Solved – What advantages do “internally studentized residuals” offer over raw estimated residuals in terms of diagnosing potential influential datapoints

The reason I ask this is because it seems that internally studentized residuals seem to have the same pattern as raw estimated residuals. It would be great if someone could offer an explanation.

Assume a regression model $bf{y} = bf{X} bf{beta} + bf{epsilon}$ with design matrix $bf{X}$ (a $bf{1}$ column followed by your predictors), predictions $hat{bf{y}} = bf{X} (bf{X}' bf{X})^{-1} bf{X}' bf{y} = bf{H} bf{y}$ (where $bf{H}$ is the "hat-matrix"), and residuals $bf{e} = bf{y} – hat{bf{y}}$. The regression model assumes that the true errors $bf{epsilon}$ all have the same variance (homoskedasticity):


The covariance matrix of the residuals is $V(bf{e}) = sigma^{2} (bf{I} – bf{H})$. This means that the raw residuals $e_{i}$ have different variances $sigma^{2} (1-h_{ii})$ – the diagonal of the matrix $sigma^{2} (bf{I} – bf{H})$. The diagonal elements of $bf{H}$ are the hat-values $h_{ii}$.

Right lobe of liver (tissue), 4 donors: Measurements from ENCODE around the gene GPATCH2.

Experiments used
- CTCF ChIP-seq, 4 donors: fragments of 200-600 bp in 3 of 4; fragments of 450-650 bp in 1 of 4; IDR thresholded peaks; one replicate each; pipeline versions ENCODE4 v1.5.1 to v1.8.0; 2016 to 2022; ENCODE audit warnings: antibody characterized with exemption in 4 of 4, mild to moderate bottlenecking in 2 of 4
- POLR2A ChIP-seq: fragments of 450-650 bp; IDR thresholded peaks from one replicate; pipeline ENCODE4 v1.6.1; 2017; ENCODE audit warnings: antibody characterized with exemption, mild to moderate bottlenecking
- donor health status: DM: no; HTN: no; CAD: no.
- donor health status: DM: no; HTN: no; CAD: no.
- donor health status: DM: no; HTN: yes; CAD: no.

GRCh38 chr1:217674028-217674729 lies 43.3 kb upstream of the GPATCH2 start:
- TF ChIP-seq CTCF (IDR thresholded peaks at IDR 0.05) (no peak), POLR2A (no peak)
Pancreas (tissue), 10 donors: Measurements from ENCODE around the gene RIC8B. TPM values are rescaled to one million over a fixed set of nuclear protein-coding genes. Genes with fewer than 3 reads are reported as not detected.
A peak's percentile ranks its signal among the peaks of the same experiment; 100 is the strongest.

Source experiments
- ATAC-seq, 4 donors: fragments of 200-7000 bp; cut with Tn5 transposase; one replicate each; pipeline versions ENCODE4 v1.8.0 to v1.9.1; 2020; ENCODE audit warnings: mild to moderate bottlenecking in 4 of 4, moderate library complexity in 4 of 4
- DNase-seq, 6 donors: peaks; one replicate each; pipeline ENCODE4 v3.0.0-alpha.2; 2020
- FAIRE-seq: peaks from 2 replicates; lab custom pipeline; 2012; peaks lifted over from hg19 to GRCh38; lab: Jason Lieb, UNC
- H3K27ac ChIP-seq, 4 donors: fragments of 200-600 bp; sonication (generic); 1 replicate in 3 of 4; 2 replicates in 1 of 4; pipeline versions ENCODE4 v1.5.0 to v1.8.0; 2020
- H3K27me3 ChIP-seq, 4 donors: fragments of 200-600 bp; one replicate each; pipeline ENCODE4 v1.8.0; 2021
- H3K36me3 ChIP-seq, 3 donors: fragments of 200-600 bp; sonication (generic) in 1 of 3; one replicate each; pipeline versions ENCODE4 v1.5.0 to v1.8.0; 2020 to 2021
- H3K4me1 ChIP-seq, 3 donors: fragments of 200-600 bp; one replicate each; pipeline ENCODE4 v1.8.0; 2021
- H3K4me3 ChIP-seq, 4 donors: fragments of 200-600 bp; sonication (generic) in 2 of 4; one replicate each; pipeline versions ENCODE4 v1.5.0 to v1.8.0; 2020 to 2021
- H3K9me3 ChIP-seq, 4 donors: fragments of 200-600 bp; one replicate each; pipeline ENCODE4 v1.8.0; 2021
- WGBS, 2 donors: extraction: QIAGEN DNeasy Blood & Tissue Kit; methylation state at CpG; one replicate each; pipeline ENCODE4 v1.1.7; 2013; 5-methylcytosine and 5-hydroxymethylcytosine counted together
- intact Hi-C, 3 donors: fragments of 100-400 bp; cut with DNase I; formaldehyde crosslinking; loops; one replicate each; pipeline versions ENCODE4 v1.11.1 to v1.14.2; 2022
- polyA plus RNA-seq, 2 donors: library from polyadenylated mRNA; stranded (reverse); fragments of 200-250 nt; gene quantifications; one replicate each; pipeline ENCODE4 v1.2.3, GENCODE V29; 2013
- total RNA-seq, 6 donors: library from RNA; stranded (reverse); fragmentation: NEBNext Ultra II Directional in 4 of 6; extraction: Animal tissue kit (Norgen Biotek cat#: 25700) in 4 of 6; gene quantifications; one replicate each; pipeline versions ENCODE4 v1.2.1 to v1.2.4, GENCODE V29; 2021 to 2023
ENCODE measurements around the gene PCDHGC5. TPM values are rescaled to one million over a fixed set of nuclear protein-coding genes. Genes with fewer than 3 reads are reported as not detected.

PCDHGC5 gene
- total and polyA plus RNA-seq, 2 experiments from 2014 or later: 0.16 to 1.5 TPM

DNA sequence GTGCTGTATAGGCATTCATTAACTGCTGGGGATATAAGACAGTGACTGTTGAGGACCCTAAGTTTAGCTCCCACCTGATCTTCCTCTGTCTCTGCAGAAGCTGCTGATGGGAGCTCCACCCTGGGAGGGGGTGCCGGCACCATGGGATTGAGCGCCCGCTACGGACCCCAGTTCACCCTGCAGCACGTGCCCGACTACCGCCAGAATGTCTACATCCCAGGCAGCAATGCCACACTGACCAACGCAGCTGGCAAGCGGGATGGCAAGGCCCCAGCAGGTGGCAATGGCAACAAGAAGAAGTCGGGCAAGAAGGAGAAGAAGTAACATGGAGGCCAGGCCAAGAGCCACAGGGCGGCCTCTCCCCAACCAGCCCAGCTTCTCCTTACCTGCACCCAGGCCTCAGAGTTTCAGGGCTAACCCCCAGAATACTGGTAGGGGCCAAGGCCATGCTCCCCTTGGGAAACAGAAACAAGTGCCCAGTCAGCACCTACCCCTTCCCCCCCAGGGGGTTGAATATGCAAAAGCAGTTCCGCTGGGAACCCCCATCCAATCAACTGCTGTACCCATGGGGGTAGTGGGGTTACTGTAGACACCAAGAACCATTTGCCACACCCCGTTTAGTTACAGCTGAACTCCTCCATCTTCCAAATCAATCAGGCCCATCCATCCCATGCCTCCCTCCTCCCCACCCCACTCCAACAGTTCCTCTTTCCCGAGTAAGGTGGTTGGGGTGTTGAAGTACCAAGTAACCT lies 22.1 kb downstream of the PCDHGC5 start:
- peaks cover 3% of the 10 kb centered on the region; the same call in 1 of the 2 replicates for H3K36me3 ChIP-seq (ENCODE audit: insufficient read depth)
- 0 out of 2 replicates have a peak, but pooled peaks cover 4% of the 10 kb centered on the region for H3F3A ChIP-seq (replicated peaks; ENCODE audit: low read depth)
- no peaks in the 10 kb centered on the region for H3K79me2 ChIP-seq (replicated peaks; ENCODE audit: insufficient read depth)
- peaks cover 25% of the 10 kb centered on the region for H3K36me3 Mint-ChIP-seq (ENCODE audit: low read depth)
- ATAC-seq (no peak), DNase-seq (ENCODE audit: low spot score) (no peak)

The truely standardized residuals with variance 1 throughout are thus $bf{e} / (sigma sqrt{1 – h_{ii}})$. The problem is that the error variance $sigma$ is unknown, and internally / externally studentized residuals $bf{e} / (hat{sigma} sqrt{1 – h_{ii}})$ result from particular choices for an estimate $hat{sigma}$.

Since raw residuals are expected to be heteroskedastic even if the $epsilon$ are homoskedastic, the raw residuals are theoretically less well suited to diagnose problems with the homoskedasticity assumption than standardized or studentized residuals.

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